Improved Imaging System for Medicine, Research, and Industry

Achievement date: 
2015
Outcome/accomplishment: 

Researchers affiliated with the NSF-funded Engineering Research Center (ERC) on Mid-Infrared Technologies for Health and the Environment (MIRTHE), which is headquartered at Princeton University, have demonstrated progress in developing a system to produce improved images of materials samples. These types of images are used extensively in medicine, research, and industry. 

Impact/benefits: 

Current imaging systems use two kinds of light reflected at different depths in a sample to obtain high-resolution, 3-D images. The ERC researchers are pursuing development of a system using a third kind of light, which would decrease scattering and give stronger reflections of images from samples of materials that have matching light-absorption properties.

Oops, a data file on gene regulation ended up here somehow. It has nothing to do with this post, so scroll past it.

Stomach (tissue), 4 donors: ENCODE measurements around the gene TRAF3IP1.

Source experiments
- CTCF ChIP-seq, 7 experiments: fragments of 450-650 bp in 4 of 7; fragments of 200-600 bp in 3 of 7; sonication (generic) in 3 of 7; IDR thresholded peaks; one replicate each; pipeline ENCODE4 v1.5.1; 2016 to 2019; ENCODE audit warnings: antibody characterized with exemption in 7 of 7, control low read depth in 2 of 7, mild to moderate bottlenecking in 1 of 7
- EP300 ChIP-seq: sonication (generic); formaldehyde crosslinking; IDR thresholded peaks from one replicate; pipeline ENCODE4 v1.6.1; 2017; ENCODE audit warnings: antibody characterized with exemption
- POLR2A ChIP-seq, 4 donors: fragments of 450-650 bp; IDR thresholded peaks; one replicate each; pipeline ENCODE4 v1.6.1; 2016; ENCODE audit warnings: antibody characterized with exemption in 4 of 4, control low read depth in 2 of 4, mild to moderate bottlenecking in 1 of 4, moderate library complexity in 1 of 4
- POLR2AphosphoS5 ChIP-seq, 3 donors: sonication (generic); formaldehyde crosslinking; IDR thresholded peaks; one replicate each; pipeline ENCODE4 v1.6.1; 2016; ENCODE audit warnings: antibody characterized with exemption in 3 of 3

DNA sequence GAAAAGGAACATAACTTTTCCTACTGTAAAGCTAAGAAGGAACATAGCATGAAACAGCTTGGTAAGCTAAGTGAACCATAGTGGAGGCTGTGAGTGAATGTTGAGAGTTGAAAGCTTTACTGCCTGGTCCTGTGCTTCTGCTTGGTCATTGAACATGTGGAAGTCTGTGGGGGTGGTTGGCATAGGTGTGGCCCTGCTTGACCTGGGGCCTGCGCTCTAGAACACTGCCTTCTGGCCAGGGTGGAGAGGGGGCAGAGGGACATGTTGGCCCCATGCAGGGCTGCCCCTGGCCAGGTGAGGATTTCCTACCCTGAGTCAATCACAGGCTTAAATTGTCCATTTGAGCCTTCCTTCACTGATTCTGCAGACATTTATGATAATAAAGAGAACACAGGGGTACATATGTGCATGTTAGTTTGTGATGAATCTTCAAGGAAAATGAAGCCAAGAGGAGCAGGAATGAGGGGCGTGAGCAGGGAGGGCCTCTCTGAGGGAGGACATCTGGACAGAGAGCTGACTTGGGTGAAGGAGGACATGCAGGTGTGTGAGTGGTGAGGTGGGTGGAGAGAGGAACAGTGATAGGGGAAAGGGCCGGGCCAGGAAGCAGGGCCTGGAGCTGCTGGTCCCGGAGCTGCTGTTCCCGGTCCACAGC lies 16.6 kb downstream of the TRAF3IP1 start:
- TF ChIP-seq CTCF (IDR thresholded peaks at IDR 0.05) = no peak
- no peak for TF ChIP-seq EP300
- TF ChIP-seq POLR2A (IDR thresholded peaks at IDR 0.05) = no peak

Explanation/Background: 

Optical Coherence Tomography (OCT) systems now rely on use of visible and near-infrared (near-IR) light; mid-IR light would produce better images, but no mid-IR systems are commercially available. The researchers’ focus on development of a system employing mid-IR light has resulted in the design, assembly, and test of a first experimental system that can sense spatial information (sample depth) as well as absorption spectra.

Development emphasis is on a new high-power (up to 100 mW), low-coherence (less than 100 μm), super-luminescent quantum-cascade emitter to achieve both long depth range and high depth resolution. This emitter is a key element of the new mid-IR OCT system demonstration (see figure).